And, as reported by the tabloids, Ashton Kutcher signed on last fall as Harvard-Westlake’s assistant freshman football coach. Paparazzi arrived in droves. “I’d never heard of the man until someone said, ‘We hired this guy because he was a friend of our coach,’” Tom says, insisting he’s out of the pop culture loop.
The Center, meanwhile, is often jokingly referred to as the Center for Early Entertainment. But Deedie claims to be equally difficult to impress. Asked whether Apple Martin, the daughter of Gwyneth Paltrow and Chris Martin, would be a shoo-in, Deedie laughs heartily: “No! None of it is automatic!”
Famous parents, Deedie says, are admitted into the community only if they’re “hands-on.” She will not deal with their assistants. “It’s one of my pet peeves,” she says. “If you’re a good parent, you should be the one finding out about the school.” A certain kind of celebrity can even be a demerit. A couple of years ago, paparazzi followed a couple through the gate. “It’s not the real reason we didn’t take them,” says Deedie, “but we did feel it would be disruptive.”
Predictably, parents with such vast resources come up with outlandish ways to make their children’s applications to the Center stand out. Recently Deedie received a movie treatment from a gay couple about their surrogacy. “I kept it in my pile of outrageous things,” she says, “but I actually liked it.”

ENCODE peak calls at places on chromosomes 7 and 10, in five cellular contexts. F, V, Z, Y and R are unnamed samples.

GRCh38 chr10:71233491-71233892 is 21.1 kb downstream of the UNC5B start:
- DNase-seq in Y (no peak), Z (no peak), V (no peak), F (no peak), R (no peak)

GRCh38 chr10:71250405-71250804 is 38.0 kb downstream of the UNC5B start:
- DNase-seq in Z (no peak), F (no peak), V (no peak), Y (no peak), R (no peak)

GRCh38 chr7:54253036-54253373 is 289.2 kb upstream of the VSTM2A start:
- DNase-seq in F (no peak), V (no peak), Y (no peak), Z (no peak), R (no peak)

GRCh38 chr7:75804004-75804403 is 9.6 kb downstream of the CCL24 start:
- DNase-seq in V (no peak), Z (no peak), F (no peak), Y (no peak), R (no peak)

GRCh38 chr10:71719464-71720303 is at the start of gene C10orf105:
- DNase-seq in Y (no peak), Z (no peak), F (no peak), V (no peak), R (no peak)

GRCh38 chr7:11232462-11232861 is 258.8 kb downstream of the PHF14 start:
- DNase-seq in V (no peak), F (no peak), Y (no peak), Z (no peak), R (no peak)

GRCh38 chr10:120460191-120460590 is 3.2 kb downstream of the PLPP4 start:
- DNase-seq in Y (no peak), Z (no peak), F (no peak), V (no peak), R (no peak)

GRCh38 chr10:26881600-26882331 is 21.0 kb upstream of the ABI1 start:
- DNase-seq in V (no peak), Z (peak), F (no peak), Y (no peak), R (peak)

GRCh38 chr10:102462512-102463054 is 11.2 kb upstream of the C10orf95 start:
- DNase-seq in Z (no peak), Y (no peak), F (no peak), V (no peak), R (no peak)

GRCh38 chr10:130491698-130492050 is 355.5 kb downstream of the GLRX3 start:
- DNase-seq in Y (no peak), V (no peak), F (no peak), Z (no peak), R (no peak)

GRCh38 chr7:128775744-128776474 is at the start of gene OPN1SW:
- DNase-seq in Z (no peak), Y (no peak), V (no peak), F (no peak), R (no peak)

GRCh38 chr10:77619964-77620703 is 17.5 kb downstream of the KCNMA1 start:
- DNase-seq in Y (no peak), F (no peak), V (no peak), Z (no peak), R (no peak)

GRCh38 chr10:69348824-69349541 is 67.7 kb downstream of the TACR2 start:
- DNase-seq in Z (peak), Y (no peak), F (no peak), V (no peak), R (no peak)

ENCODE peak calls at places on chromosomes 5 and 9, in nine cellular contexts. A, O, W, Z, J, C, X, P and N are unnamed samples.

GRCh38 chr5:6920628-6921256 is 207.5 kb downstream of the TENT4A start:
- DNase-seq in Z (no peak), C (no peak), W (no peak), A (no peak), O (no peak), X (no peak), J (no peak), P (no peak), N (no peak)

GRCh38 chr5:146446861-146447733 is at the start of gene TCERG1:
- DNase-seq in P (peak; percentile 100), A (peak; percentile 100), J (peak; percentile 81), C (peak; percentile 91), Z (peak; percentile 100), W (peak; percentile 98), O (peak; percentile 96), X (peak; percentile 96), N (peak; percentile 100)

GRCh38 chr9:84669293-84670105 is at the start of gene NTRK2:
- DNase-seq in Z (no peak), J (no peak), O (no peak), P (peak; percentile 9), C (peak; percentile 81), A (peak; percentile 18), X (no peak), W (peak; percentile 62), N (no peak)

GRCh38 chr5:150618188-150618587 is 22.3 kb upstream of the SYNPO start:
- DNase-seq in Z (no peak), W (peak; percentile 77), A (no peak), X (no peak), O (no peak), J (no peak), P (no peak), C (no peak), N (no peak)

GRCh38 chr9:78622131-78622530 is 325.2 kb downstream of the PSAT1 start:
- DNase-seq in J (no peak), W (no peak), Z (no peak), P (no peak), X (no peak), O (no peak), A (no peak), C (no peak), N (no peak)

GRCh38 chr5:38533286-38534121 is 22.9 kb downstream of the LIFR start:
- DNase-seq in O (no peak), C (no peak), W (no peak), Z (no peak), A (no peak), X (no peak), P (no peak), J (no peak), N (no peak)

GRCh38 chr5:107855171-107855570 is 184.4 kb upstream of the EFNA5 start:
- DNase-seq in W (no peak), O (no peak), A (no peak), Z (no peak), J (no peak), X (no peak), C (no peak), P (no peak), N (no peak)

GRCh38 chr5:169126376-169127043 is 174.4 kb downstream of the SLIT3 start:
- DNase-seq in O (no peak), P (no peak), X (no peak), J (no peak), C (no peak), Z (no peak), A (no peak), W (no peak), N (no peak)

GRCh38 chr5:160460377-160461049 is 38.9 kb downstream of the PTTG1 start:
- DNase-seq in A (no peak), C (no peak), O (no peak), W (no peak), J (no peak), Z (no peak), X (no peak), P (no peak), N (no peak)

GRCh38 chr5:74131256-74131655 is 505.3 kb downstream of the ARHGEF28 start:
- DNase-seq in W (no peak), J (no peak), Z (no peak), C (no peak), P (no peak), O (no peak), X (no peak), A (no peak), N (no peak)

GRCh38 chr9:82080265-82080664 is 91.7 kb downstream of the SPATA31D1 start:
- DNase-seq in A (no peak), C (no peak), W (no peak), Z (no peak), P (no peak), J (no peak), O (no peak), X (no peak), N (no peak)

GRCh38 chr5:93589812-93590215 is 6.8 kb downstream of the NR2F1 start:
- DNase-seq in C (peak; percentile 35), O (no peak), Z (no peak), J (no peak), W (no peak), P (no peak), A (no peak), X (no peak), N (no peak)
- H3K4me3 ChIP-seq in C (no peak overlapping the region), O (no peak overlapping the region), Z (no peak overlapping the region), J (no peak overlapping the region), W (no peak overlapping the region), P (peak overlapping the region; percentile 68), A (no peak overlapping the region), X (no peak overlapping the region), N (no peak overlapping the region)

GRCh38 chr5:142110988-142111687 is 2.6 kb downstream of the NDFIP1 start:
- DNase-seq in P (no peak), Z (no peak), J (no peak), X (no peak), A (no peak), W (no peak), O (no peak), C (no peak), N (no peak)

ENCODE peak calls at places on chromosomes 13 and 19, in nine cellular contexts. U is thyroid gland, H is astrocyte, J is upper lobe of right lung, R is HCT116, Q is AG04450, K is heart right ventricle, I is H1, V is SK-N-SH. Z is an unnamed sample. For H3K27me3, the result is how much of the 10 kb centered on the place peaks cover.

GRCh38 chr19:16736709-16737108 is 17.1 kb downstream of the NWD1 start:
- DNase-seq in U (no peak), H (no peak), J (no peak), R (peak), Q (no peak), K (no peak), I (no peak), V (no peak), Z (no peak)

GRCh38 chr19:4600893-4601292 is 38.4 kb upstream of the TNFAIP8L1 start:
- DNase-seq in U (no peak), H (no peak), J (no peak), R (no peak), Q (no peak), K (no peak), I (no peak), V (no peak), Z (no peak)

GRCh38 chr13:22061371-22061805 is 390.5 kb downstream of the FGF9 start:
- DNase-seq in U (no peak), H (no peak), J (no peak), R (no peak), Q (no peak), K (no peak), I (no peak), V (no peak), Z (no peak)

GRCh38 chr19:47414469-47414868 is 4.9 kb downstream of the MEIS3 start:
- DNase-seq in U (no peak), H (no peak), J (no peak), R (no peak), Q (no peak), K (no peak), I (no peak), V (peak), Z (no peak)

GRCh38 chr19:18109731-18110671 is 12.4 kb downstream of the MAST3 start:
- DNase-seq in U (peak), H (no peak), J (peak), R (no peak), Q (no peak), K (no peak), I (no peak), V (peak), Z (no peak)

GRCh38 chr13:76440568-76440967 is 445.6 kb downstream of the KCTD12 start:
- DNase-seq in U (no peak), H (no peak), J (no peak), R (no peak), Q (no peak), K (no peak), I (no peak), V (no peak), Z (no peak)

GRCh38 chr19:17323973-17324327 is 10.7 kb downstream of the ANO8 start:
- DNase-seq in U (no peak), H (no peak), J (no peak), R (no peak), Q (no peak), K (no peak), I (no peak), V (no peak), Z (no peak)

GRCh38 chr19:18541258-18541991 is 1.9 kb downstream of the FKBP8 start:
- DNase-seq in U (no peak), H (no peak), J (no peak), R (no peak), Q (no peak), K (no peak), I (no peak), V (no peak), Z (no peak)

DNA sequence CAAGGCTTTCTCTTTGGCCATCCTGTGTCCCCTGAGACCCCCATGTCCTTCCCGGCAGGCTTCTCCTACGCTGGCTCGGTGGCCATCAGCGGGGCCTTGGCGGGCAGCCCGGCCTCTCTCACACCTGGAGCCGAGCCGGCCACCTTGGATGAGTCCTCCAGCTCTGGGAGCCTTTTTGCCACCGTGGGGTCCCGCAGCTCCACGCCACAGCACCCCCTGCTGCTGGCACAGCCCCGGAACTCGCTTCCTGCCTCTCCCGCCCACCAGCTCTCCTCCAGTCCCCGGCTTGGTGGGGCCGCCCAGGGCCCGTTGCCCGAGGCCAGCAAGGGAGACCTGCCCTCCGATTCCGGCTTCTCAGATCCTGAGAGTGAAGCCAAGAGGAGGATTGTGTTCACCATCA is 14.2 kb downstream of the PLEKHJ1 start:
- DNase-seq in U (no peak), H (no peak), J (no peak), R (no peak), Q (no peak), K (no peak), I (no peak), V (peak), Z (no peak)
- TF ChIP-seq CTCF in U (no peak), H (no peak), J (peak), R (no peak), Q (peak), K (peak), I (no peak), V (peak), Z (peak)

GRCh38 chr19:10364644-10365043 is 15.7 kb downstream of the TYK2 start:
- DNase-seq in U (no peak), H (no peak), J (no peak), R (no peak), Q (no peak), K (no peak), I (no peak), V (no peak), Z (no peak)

“Deedie sees much more [Hollywood posturing] than I do,” Tom says. No one has ever sent him a mock script. “I’ve never met the parent of an eight-year-old that wasn’t going to be president of the United States,” he adds, explaining that by the time kids appear on his doorstep, their parents’ fantasies about them have faded somewhat. “It’s like buying a racehorse: In the beginning, you imagine it will be in the Kentucky Derby. [When kids are applying to the Center], the parents think their kid can do anything. By the time they’re applying to seventh grade, there’s a track record.” When it comes to Harvard-Westlake admissions, most parents know that no amount of sweet-talking or aggression can erase a less-than-stellar academic record.
In any case, like his wife, Tom has no interest in glamorous offerings or quid pro quos, even if two of the Hudnuts’ three children—Sarah, 35, an actress married to a movie producer, and Spencer, 32, a screenwriter who recently received an M.F.A. in producing—could benefit from them. “I’ve never played that card,” says Tom, reclining in his preppy academic’s office smack in the middle of Hollywood. “I am very New England Protestant when it comes to that kind of thing.”